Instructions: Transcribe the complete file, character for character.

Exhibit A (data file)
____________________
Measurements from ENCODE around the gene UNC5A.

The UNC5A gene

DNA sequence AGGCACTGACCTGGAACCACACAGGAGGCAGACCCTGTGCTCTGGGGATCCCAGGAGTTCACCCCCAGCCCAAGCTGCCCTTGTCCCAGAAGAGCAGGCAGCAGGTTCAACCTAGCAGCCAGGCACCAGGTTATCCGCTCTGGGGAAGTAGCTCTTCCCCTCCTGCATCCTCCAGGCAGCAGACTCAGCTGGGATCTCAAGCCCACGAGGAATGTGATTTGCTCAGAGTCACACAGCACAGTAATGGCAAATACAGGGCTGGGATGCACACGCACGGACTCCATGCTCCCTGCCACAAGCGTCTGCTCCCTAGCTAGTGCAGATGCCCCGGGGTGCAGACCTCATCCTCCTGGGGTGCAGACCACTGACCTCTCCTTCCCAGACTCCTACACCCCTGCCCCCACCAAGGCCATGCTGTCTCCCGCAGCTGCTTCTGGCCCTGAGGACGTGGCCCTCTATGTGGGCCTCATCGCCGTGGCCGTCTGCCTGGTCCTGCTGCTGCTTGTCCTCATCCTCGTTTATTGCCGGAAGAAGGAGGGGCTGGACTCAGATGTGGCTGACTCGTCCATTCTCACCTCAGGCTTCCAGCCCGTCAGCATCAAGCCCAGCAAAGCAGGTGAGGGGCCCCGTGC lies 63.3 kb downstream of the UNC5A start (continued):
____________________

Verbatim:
Measurements from ENCODE around the gene UNC5A.

The UNC5A gene

DNA sequence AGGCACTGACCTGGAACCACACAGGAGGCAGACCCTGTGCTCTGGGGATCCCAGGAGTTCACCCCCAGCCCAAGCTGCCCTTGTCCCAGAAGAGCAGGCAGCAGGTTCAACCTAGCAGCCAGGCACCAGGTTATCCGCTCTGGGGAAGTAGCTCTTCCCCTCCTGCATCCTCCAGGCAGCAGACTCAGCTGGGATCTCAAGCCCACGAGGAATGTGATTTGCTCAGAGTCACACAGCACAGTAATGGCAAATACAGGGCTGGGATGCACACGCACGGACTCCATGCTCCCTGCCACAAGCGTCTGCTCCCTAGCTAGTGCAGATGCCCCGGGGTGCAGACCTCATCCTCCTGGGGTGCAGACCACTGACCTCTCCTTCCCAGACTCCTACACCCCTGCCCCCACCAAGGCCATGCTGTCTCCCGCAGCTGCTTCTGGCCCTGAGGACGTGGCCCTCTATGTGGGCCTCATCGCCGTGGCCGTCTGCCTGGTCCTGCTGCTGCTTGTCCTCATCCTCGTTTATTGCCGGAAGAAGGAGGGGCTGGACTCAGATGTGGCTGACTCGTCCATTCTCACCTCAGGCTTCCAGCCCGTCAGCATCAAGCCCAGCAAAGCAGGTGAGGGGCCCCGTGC lies 63.3 kb downstream of the UNC5A start (continued):